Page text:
Climate change is arguably the pre-eminent challenge facing the conservation of wildlife and wild places. The WCS North America Program is addressing this challenge to ensure the long-term success of our conservation efforts. Warming has already begun to affect wildlife by shifting species’ ranges, altering the timing of seasonal events, decreasing snowpacks and streamflows, increasing lake and stream water temperatures, and melting glaciers and sea ice. As North America and the rest of the planet continue to warm, the conservation of diminishing water sources will likely become a major focus for local communities and public land managers. Other anticipated changes include the expansion of severe wildfires, increased drought frequency and severity, increased plant and wildlife disease outbreaks and insect infestations, and the degradation of vulnerable habitats, all with major implications for wildlife. There is a growing need for conservation actions now to help offset inevitable changes in landscapes and wildlife populations.
The WCS North America Climate Change Program is developing management guidelines for conserving priority landscapes and species in North America in light of rapidly changing climate by:
- Detecting and understanding the consequences of climate change for wildlife. We do this by conducting research on the projected and observed vulnerability of particular habitats, ecosystems and wildlife species to climate change, as well as the capacity of those species and systems to cope with climate-driven impacts.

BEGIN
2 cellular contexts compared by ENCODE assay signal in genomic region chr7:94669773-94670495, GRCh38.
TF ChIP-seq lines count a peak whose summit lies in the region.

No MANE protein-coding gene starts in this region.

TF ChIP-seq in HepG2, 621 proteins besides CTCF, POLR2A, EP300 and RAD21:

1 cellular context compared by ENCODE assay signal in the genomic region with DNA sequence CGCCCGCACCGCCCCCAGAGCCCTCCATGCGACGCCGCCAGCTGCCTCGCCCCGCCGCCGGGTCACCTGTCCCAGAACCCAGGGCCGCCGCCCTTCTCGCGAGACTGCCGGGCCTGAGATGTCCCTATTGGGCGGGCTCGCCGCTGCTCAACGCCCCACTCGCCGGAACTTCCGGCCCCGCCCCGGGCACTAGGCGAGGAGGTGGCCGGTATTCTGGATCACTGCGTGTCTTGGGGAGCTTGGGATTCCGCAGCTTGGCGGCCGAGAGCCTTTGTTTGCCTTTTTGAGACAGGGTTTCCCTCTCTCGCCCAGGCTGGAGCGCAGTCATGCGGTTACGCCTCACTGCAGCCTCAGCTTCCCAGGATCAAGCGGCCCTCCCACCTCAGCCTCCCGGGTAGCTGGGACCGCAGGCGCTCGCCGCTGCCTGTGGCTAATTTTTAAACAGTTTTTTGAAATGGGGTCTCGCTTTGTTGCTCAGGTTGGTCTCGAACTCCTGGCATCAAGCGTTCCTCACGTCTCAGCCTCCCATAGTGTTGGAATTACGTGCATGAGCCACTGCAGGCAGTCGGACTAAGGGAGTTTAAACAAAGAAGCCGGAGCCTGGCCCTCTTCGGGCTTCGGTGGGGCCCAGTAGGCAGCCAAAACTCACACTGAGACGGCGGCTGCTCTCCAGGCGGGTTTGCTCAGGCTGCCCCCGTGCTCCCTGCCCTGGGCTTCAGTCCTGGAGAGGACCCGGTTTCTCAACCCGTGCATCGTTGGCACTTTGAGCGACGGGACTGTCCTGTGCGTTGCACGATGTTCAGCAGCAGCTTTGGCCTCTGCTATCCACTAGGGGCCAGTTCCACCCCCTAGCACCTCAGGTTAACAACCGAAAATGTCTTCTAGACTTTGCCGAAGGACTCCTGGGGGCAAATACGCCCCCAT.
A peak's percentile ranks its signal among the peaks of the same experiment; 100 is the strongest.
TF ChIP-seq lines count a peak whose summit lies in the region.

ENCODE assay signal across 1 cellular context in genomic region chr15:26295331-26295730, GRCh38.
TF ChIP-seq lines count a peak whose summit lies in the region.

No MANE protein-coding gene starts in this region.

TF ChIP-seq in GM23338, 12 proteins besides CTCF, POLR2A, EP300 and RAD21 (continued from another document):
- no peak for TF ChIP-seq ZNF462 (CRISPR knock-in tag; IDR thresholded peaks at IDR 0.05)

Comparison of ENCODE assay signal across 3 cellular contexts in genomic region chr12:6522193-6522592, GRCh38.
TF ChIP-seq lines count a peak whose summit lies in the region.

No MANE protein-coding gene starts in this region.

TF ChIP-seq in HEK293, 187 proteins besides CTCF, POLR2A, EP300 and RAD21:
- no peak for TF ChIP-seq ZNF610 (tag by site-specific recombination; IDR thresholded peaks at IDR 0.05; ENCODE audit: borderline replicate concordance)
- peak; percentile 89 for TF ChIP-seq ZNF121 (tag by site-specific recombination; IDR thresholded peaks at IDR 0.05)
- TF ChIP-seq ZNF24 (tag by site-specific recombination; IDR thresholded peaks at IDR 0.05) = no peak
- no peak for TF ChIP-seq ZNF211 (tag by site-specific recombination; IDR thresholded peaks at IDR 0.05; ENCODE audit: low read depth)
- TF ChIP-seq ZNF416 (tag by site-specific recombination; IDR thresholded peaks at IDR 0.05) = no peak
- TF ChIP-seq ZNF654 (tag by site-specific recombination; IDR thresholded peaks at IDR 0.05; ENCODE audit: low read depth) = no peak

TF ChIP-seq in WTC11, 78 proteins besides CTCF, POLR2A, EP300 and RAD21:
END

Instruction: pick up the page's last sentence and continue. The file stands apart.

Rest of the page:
- Working with local, regional, state and national natural resource managers and private landowners to implement wildlife conservation and land management strategies that buffer species and ecosystems from the consequences of climate change.
- Working with government agencies, First Nations, and private landowners to enhance water conservation strategies for vulnerable fish and wildlife species and habitats.
- Developing and implementing strategies for protecting connectivity needed to allow wildlife and the resources they rely on to move and persist as climate changes.
Climate Change Adaptation Planning
The adaptation for conservation targets (ACT) framework is designed to motivate collaborative, scientifically defensible climate change planning for specific landscapes or seascapes by a multidisciplinary group of scientists and practitioners. This simple, yet structured, approach builds familiar elements of natural resource planning into a process tailored for addressing climate change. Read More >>
Climate Change in the Adirondacks
One of the primary threats to the Adirondack ecosystem and its wildlife, climate change is at the top of most lists of conservation challenges. WCS is providing information on the impact of climate change on the region, and the opportunities that we have to guard against climate change and its impacts. Read More >>
Climate Change Impacts in Arctic Alaska
WCS is raising awareness on the effects of climate change on wildlife and wild lands in Arctic Alaska in two ways. First, we are investigating potential climate change impacts to breeding birds at our long-term monitoring sites on the coastal plain and on muskox in the western Arctic through on-the-ground research activities. Secondly, we are working with key stakeholders and collaborators (including USFWS, BLM, conservation NGOs, and academic scientists) to better understand where and how to support wildlife conservation in the Alaskan Arctic with respect to climate change through the development of conservation strategies and adaptive planning. Read More >>
Climate Change Adaptation Fund Grantmaking
The Doris Duke Charitable Foundation made a $4.9 million grant to the Wildlife Conservation Society (WCS) in early 2011 to support the WCS Climate Adaptation Fund, through which WCS will re-grant more than $4 million over the next two years. Read More >>